Boris Johnson ‘believes he’ll be back as prime minister next year’

Boris Johnson told MPs at his final Prime Minister’s Questions earlier this week: ‘Hasta la vista, baby’ - Gareth Fuller/PA Wire
Boris Johnson told MPs at his final Prime Minister’s Questions earlier this week: ‘Hasta la vista, baby’ - Gareth Fuller/PA Wire

Boris Johnson privately believes he will be back in office next year, despite announcing his resignation after MPs rose up against his leadership two weeks ago.

Tim Montgomerie, a former aide to Mr Johnson who has since been critical of him, said he had been told by sources close to the Prime Minister that he was convinced he would be back.

In a well-sourced post on social media, Mr Montgomerie wrote: “Boris is telling aides that he’ll be PM again within a year.”

Mr Johnson told MPs at his final Prime Minister’s Questions earlier this week: “Hasta la vista, baby” and said it was “mission largely accomplished – for now”.

It comes as a row broke out among senior Conservatives about a campaign among party members to allow them a vote on whether Mr Johnson should continue as Prime Minister.

By Friday night, 7,600 members – all of whom have given their membership numbers – had signed a petition calling for the vote.

Lord Cruddas of Shoreditch, the former party treasurer who organised the petition, said “several MPs” had started to “make noises” about supporting his campaign.

Michael Fabricant, a Johnson loyalist, became the first MP to support the “Bring Back Boris” campaign, telling The Telegraph: “MPs have clearly misread the mood of the party membership on this and so many other matters.

“If I thought Boris were keen – despite the treachery of his ministers – to carry on, I would support Peter Cruddas’s campaign in the blink of an eye.”

One Cabinet minister loyal to Mr Johnson was also supportive, saying: “There is complete and utter despair and disbelief at what has happened.

“It is no wonder that the grassroots members feel their voices have been cancelled out by a minority in the Parliamentary party. These are the same people who year after year, decade after decade, have chosen to silence the membership of the Conservative Party for their own preferment and betterment. And that is wrong.”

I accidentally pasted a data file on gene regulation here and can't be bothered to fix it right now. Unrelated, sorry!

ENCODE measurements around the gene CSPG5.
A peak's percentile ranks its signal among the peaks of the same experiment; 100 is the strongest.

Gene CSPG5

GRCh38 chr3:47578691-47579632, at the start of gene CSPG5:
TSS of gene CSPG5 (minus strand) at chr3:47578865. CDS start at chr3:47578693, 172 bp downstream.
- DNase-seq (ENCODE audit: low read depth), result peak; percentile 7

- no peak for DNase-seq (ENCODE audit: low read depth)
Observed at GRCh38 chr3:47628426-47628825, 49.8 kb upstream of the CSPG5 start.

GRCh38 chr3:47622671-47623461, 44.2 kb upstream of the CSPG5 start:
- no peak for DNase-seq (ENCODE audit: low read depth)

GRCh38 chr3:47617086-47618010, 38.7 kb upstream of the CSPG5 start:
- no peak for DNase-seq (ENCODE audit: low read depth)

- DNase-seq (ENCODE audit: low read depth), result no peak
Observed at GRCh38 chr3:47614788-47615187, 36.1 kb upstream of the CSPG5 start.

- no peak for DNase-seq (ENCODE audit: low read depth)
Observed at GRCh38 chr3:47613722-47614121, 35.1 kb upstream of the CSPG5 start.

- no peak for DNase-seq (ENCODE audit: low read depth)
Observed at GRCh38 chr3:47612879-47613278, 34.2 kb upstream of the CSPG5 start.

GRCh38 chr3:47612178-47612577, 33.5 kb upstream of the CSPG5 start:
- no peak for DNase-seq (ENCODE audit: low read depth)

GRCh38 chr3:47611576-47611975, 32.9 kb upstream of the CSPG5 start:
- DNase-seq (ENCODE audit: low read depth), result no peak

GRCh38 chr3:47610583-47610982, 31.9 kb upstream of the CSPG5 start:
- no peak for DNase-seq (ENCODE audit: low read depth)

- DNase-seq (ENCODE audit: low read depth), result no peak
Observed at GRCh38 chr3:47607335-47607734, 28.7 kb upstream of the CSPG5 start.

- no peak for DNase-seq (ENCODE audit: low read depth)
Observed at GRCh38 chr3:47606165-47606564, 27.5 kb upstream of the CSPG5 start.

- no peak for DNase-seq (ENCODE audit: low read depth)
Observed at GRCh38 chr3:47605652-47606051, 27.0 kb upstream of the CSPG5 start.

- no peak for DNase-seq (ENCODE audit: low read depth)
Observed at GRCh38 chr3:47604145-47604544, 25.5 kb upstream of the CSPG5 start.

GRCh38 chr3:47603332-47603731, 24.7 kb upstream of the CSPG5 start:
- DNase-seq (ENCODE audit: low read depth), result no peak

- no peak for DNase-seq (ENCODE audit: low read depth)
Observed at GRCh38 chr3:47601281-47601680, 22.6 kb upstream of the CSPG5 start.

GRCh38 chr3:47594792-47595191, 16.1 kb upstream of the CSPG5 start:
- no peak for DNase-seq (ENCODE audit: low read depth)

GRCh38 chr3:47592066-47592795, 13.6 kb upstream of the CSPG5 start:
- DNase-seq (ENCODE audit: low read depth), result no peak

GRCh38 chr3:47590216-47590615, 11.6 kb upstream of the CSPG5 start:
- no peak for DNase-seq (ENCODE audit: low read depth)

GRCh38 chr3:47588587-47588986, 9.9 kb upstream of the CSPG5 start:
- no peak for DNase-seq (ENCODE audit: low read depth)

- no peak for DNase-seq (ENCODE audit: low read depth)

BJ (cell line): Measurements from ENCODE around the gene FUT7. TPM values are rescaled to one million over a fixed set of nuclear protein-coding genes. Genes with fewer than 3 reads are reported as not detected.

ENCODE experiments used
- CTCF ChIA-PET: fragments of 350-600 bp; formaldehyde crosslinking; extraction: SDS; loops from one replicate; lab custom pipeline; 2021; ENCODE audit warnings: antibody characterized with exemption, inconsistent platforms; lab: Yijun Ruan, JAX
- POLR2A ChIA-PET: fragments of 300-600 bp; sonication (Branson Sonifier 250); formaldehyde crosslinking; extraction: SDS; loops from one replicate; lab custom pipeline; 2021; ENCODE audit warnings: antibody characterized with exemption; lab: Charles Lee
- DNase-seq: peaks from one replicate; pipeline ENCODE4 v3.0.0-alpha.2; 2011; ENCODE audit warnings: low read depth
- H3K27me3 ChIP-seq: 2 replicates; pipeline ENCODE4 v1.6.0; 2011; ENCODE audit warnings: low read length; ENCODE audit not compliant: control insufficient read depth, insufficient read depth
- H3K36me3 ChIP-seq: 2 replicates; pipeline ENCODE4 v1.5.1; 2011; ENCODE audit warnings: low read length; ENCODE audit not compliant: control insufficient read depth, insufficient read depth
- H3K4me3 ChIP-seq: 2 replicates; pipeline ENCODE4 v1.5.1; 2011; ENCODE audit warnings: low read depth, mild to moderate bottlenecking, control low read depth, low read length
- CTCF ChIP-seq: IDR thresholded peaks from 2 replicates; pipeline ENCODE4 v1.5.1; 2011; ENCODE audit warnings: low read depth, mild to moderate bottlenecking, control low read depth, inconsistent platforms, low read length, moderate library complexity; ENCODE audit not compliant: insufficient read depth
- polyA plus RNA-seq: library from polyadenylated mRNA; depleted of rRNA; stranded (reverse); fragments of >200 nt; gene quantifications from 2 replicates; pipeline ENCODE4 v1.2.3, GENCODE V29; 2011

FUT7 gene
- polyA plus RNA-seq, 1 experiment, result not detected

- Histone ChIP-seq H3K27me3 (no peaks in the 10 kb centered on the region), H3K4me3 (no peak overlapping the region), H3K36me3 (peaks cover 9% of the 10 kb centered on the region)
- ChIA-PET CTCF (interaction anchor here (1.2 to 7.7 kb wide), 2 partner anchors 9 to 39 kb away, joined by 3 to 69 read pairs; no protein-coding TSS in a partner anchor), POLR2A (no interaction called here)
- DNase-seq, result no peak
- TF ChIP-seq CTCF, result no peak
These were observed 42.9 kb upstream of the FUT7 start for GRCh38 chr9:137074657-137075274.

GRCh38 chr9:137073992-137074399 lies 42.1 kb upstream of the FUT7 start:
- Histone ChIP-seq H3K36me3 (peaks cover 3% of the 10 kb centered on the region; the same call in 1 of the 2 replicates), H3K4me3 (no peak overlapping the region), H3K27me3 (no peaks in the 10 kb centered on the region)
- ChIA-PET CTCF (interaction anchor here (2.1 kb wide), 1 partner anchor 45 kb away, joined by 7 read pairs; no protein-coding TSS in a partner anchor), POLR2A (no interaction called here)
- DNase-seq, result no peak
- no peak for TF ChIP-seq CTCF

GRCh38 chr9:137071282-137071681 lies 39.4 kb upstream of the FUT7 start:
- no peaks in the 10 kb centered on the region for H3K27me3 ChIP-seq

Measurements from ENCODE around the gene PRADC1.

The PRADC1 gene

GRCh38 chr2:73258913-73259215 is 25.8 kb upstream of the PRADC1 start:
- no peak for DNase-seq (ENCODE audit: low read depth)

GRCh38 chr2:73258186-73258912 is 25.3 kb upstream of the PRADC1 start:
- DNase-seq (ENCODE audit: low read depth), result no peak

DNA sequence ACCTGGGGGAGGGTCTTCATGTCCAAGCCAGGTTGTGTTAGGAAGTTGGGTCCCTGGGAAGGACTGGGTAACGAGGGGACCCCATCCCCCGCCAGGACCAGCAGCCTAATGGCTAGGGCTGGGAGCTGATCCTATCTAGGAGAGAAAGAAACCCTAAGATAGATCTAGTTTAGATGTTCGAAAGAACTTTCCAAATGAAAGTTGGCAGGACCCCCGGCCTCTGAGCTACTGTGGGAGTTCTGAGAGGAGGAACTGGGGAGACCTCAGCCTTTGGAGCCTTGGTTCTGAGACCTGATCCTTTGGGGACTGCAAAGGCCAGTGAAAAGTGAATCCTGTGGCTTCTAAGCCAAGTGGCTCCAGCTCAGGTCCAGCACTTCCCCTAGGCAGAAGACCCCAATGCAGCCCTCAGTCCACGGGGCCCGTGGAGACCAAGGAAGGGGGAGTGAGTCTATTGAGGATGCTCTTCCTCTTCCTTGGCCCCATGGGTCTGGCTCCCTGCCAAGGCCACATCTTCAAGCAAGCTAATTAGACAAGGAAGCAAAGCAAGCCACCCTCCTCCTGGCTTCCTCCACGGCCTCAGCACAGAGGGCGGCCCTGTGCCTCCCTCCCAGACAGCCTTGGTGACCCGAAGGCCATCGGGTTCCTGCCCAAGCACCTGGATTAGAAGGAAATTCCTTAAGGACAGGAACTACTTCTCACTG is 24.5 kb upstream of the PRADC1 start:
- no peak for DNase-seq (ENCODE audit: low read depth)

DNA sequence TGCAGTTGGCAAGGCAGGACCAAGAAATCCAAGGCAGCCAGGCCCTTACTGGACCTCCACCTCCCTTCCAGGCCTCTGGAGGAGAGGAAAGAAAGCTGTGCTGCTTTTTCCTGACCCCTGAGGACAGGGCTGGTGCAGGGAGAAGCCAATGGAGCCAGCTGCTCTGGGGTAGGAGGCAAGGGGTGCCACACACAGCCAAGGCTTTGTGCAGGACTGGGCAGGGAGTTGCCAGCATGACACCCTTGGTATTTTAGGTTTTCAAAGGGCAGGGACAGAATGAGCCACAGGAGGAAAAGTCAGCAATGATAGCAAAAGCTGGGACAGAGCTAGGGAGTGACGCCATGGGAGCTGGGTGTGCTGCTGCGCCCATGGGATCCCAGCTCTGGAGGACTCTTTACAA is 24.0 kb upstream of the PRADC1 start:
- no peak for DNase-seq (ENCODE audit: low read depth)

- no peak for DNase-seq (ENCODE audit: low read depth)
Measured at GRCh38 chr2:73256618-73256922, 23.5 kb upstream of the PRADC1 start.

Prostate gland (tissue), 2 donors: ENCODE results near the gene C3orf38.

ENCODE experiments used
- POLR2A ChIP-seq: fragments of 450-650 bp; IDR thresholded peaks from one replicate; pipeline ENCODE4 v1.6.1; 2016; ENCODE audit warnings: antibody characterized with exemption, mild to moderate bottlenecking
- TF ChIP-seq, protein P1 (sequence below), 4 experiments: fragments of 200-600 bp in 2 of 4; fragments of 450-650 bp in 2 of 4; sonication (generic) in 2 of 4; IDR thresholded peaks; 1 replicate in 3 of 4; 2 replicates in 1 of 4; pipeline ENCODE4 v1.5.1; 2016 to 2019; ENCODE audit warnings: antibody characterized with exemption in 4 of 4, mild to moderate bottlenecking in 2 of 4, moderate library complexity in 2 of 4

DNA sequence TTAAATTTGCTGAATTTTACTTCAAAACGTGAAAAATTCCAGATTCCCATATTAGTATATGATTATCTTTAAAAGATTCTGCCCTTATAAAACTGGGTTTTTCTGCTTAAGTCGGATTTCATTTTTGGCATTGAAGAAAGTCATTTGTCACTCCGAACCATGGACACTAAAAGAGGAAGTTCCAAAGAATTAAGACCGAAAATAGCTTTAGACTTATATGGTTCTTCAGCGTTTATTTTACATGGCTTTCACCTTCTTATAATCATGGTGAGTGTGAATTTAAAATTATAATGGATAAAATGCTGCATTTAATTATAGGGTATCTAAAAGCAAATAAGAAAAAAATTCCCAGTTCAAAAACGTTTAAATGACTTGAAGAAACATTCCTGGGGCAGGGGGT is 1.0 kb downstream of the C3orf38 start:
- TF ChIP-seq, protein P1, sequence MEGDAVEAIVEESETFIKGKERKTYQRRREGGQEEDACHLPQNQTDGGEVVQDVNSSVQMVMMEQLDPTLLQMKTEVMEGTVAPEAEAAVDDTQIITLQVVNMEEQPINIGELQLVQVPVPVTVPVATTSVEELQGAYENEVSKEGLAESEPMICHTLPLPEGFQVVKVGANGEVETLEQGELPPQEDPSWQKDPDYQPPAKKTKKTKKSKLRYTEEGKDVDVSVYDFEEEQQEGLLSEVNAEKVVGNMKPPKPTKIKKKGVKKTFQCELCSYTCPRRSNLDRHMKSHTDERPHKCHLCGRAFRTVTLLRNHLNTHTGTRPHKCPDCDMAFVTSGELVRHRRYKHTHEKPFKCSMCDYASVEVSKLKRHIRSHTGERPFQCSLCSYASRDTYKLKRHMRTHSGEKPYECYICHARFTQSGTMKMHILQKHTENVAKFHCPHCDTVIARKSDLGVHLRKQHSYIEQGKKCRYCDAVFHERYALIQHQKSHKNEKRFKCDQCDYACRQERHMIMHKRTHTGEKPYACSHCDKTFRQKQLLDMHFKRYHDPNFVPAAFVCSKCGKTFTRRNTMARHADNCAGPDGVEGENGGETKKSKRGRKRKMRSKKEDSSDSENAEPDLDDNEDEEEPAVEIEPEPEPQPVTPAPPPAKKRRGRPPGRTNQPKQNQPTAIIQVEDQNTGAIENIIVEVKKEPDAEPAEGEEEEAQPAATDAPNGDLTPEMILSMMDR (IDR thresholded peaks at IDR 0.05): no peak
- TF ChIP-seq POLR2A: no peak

The worry now will be that if more MPs come out in support of the campaign to bring back Mr Johnson it will undermine the leadership contest between Rishi Sunak and Liz Truss.

As many as 50 Conservative MPs attended a lunch at Chequers with him last Sunday.

However, senior Tories broke cover to urge urging the membership to move on. Sir Robert Buckland, the Welsh Secretary, said: “The Prime Minister has stood down voluntarily. He is not playing any part in this leadership contest. He is not a candidate.

“The focus now is on bringing the party together and winning the next election under a new leader.”

Former minister Steve Baker said it was time for Mr Johnson to step in before the Government collapsed in what he described as a “Trumpian disaster”.

Mr Baker, who is backing Ms Truss in the leadership contest, said: “I implore members backing this campaign to think what would happen if they won and Boris continued as Prime Minister – the Government would immediately collapse.

“Whether we like it or not, Boris can only form a government because he is stepping down. If members press on with this pro-Boris plan, they just get Rishi. Certain individuals who dislike both candidates cannot deliver us into a Trumpian disaster of dysfunctional government.

“I hope Boris will thank Lord Cruddas for his support but will confirm that he does now need to give way. The political stability of the UK rests on this. I see no alternative than for Boris to pop this bubble before we have another political disaster.”

Number 10 declined to comment on Mr Montgomerie’s remarks or Lord Cruddas’s campaign.